Your videotape and critique must be turned in by 1:00 p.m. on Thursday,  5/10/11.


Dr. Paul C. Guthrie (view Profile)

Course Attachments


Submission Format Policy Note: You may not submit a paper for a grade in this class that already has been (or will be) submitted for a grade in another course, unless you obtain the explicit written permission of me and the other instructor involved in advance.
Plagiarism Policy

Plagiarism is the use of someone else's thoughts, words, ideas, or lines of argument in your own work without appropriate documentation (a parenthetical citation at the end and a listing in "Works Cited")-whether you use that material in a quote, paraphrase, or summary. It is a theft of intellectual property and will not be tolerated, whether intentional or not.

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As an MSU Student, I pledge not to lie, cheat, steal, or help anyone else do so."

As students at MSU, we recognize that any great society must be composed of empowered, responsible citizens. We also recognize universities play an important role in helping mold these responsible citizens. We believe students themselves play an important part in developing responsible citizenship by maintaining a community where integrity and honorable character are the norm, not the exception.

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We consider it dishonest to ask for, give, or receive help in examinations or quizzes, to use any unauthorized material in examinations, or to present, as one's own, work or ideas which are not entirely one's own. We recognize that any instructor has the right to expect that all student work is honest, original work. We accept and acknowledge that responsibility for lying, cheating, stealing, plagiarism, and other forms of academic dishonesty fundamentally rests within each individual student.

We expect of ourselves academic integrity, personal professionalism, and ethical character. We appreciate steps taken by University officials to protect the honor of the University against any who would disgrace the MSU student body by violating the spirit of this creed.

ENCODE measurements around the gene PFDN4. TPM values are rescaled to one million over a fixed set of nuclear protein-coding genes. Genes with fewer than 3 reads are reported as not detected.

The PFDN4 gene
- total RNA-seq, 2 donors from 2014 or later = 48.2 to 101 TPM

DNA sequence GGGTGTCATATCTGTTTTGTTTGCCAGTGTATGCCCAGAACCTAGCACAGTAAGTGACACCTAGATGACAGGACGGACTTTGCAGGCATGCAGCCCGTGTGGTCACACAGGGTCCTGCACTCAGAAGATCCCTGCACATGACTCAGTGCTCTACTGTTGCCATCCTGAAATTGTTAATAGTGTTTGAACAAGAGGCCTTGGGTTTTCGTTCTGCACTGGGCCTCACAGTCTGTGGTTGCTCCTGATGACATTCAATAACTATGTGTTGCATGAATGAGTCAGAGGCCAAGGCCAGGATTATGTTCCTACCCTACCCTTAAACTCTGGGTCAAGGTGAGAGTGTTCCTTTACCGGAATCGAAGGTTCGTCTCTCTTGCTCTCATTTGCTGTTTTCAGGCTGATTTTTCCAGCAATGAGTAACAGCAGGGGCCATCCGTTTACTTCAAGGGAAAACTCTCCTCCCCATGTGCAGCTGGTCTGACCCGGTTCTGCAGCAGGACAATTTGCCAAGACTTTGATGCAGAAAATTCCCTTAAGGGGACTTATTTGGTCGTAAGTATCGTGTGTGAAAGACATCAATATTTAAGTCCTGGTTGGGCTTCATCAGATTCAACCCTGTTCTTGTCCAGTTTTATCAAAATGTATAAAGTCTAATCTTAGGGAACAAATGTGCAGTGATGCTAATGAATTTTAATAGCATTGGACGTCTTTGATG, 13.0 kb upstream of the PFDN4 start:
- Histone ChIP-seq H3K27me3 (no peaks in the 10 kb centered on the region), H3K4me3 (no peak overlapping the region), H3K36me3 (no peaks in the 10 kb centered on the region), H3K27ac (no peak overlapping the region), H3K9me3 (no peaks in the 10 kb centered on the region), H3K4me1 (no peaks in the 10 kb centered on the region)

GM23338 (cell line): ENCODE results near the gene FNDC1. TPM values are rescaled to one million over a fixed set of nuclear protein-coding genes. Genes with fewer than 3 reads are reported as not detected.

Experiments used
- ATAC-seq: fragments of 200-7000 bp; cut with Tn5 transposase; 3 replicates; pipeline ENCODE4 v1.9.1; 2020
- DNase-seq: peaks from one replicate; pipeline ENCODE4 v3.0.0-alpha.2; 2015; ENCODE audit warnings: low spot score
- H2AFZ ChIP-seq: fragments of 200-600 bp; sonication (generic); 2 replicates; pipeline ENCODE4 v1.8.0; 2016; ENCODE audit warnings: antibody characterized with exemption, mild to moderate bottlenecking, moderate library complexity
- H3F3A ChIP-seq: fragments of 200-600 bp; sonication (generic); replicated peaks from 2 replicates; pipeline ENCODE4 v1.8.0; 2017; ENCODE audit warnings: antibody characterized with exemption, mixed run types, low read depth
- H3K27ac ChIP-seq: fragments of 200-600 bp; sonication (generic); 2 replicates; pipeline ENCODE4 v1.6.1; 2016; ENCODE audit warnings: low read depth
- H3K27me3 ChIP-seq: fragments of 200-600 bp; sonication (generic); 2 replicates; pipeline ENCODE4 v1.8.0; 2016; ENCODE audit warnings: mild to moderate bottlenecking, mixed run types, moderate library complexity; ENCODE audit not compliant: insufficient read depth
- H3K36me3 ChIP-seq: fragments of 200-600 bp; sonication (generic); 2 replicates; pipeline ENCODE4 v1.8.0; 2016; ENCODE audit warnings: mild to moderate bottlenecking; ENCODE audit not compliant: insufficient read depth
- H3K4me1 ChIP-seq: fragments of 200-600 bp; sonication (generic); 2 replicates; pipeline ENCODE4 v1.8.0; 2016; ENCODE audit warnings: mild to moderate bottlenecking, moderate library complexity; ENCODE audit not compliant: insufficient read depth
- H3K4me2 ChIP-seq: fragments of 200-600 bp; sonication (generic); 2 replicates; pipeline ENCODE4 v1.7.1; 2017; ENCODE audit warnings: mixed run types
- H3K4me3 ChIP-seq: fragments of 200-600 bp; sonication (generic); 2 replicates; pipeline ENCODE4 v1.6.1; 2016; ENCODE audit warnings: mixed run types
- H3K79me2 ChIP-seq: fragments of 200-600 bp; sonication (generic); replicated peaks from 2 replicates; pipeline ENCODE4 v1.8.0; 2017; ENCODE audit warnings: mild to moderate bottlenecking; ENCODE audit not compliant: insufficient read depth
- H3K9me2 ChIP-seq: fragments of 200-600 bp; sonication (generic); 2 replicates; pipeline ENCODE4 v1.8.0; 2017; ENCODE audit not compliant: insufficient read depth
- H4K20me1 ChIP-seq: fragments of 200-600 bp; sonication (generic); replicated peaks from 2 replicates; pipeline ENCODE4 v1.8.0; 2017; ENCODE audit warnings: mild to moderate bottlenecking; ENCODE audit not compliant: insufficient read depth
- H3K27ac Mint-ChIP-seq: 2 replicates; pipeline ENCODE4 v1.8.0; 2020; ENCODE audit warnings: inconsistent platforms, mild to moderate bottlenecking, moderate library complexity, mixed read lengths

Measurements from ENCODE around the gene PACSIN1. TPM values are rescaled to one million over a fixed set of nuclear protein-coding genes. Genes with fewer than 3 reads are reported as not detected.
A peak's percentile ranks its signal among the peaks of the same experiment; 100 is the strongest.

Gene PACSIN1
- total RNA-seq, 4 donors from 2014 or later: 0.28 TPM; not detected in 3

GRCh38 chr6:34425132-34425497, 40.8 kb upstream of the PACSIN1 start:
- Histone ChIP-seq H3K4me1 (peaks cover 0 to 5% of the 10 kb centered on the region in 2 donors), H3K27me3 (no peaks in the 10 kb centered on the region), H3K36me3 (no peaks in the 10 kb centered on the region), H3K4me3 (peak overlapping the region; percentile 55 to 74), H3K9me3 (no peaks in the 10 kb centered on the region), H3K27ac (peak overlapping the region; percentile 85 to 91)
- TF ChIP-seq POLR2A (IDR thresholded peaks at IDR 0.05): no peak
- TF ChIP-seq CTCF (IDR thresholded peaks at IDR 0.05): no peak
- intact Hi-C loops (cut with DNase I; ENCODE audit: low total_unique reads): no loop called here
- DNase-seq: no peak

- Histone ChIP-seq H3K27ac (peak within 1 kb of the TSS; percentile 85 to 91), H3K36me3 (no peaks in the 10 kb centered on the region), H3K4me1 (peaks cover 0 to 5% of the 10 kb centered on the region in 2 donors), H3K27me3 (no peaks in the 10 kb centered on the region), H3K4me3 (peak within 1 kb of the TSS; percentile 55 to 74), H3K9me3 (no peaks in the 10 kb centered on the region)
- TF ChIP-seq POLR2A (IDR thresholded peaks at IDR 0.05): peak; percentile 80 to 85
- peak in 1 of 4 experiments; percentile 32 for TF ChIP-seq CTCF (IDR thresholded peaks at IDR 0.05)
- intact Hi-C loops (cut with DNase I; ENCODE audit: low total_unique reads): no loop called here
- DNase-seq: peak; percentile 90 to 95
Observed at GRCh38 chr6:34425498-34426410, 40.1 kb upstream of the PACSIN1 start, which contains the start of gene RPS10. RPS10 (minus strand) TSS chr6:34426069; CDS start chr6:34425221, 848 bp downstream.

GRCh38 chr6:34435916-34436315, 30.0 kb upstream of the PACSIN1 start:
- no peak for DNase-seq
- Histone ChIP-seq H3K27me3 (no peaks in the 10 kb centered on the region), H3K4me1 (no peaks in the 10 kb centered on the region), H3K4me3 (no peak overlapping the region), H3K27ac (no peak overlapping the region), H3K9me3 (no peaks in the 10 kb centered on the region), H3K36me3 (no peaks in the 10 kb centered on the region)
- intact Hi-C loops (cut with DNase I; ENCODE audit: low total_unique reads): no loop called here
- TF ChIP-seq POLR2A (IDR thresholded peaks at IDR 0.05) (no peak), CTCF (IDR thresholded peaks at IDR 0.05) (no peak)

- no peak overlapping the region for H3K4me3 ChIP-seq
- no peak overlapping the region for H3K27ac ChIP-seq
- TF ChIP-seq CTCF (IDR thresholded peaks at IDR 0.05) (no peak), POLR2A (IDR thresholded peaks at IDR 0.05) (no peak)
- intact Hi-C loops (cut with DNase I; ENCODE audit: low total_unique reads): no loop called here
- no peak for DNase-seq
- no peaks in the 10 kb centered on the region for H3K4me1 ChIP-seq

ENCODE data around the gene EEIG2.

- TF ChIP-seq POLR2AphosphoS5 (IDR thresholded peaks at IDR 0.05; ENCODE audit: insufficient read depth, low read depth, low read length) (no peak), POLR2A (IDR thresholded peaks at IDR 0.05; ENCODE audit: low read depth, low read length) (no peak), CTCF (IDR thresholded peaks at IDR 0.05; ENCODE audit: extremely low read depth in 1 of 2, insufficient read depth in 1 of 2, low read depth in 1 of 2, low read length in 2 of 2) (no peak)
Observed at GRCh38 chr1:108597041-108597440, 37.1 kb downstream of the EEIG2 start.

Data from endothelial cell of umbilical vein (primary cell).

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Students with Disabilities

The Americans with Disabilities Act (ADA) is a federal anti-discrimination statute that provides comprehensive civil rights protection for persons with disabilities. Among other things, this legislation requires that all students with disabilities be guaranteed a learning environment that provides for reasonable accommodation of their disabilities. If you believe you have a disability requiring an accommodation, please contact the Disability Support Services in Room 168 of the Clark Student Center, (940) 397-4140.

Safe Zones Statement

The professor considers this classroom to be a place where you will be treated with respect as a human being - regardless of gender, race, ethnicity, national origin, religious affiliation, sexual orientation, political beliefs, age, or ability. Additionally, diversity of thought is appreciated and encouraged, provided you can agree to disagree. It is the professor's expectation that ALL students consider the classroom a safe environment.

Contacting your Instructor

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Writing Proficiency Requirement

All students seeking a Bachelor's degree from Midwestern State University must satisfy a writing proficiency requirement once they've 1) passed the 6 hours of Communication Core and and 2) earned 60 hours. You may meet this requirement by passing either the Writing Proficiency Exam or English 2113. Please keep in mind that, once you've earned over 90 hours, you lose the opportunity to take the $25 exam and have no option but to enroll in the three-credit hour course. If you have any questions about the exam, visit the Writing Proficiency Office website at, or call 397-4131.

Campus Carry